BMI Research has reported that the current political unrest in the Democratic Republic of Congo (DRC) will not affect the growth of the mining industry, which will underpin a 5% increase in real GDP in 2019.

The Central African Copperbelt, on the country’s southern border, was responsible for providing 63% of the world’s cobalt and 10% of the world’s copper in 2016, and access to the region will continue to support Congolese mining projects.

“The large mining sector will act as a bright spot for DRC, especially copper and cobalt production, with several large projects coming online in 2018 and 2019,” said BMI Research in the report.

Exploration and development company Nzuri Copper’s Kalongwe project aims to tap into around 302,000t of copper and 42,000t of cobalt in the north-western portion of the Copperbelt, which secured the company a A$10m investment from Chinese supplier Zhejiang Huayou Cobalt, the world’s largest cobalt chemicals producer.

Similarly the Kipushi Project, backed by Australian iron ore company Cape Lambert Resources, is predicted to produce an average of 381,000t of zinc concentrate over an 11-year period.

“This has the potential to be a company game-changer,” said Cape Lambert executive charman Tony Sage. “There are so few mines which operate primarily as cobalt producers with copper credits. In our case, however, we would look to produce high-grade cobalt and copper from this specific deposit.”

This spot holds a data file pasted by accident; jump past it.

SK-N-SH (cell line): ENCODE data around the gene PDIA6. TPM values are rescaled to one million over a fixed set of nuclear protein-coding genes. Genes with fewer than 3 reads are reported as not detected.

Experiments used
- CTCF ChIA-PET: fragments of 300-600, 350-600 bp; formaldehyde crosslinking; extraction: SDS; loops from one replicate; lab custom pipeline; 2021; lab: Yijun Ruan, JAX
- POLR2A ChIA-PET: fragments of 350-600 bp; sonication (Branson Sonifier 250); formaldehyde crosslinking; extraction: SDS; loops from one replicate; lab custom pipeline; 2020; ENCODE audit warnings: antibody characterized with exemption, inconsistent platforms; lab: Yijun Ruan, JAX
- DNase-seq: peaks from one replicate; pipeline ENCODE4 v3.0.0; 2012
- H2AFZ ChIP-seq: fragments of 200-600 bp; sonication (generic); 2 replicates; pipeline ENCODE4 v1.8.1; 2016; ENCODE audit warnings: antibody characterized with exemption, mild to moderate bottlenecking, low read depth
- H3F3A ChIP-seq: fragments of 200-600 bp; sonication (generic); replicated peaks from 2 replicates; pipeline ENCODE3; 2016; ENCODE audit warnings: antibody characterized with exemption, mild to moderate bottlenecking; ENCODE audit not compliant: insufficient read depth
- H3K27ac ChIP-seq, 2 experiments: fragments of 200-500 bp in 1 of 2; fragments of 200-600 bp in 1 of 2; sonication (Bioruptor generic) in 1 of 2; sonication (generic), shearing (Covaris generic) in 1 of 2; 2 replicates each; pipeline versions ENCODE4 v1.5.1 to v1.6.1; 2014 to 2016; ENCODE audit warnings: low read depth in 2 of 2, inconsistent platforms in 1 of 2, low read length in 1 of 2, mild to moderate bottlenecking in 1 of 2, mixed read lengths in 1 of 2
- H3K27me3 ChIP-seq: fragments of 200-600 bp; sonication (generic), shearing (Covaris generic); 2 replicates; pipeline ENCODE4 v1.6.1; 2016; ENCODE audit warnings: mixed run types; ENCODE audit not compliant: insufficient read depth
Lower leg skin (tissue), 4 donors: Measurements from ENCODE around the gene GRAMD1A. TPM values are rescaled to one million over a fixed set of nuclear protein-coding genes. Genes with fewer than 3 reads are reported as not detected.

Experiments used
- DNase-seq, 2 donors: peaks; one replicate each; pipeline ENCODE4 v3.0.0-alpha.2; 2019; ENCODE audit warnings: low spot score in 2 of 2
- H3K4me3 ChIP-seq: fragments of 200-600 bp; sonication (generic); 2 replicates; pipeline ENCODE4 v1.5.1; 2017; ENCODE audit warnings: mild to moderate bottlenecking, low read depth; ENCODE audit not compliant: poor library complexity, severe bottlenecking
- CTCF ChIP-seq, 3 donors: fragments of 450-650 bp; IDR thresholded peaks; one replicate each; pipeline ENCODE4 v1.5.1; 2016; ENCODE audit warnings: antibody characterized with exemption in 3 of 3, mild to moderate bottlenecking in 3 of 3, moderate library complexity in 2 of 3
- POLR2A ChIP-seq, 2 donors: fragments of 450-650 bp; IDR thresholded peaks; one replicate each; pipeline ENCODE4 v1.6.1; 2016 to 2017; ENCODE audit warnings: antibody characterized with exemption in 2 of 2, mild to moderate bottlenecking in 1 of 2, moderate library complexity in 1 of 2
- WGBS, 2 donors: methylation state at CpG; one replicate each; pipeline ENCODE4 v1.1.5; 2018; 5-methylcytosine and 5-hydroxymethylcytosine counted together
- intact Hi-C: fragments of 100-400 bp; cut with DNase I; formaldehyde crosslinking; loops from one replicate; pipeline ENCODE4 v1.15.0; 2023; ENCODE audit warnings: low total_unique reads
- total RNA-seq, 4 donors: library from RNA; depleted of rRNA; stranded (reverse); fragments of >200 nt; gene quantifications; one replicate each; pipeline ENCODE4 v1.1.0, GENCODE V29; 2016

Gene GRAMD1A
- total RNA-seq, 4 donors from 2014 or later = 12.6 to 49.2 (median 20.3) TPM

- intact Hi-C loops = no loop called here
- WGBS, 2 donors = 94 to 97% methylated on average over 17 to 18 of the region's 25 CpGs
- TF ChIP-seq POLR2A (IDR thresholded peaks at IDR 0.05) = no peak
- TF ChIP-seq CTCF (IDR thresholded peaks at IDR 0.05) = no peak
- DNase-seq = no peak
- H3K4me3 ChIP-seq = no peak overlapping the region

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While the mining industry has not been directly affected by the unrest, BMI Research has acknowledged the threat of displacement and violence. DRC is suffering from an outbreak of ebola that has infected 46 people and killed 26, and around three million people have been displaced from rural areas due to violence which many believe has been orchestrated by President Joseph Kabila.

“As government security forces become increasingly stretched attempting to contain uprisings in urban centres, we believe the roughly 70 rebel groups that are active within DRC will be able to operate with greater freedom and capitalise on public discontent to secure new recruits,” said the group.

“While not our core view, should we see these groups increase their influence and power to the southern parts of the country, potential seizures of key mining production sites will deter investors’ sentiment and disrupt mining sector activity, deteriorating DRC’s economic outlook.”